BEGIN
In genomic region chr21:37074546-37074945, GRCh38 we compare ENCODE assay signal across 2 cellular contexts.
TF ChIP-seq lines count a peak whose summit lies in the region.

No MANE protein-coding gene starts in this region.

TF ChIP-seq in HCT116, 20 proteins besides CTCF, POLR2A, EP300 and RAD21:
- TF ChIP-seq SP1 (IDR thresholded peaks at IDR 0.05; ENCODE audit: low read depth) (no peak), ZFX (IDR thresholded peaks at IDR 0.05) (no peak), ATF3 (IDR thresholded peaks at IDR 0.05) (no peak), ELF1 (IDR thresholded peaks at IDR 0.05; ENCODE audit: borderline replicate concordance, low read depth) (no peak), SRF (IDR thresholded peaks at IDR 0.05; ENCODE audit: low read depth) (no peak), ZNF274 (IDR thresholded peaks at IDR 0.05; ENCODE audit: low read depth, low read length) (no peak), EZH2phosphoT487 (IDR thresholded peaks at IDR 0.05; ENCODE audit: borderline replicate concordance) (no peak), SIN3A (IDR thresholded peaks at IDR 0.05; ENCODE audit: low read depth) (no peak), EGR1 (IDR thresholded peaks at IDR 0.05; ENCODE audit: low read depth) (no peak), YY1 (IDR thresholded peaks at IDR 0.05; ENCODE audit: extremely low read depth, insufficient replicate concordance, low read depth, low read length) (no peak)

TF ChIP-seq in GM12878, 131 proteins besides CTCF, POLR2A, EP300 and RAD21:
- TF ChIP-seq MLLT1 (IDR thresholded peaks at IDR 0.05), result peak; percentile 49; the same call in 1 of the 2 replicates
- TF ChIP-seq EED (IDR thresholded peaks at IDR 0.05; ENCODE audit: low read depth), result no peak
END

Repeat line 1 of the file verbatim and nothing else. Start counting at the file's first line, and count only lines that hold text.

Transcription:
In genomic region chr21:37074546-37074945, GRCh38 we compare ENCODE assay signal across 2 cellular contexts.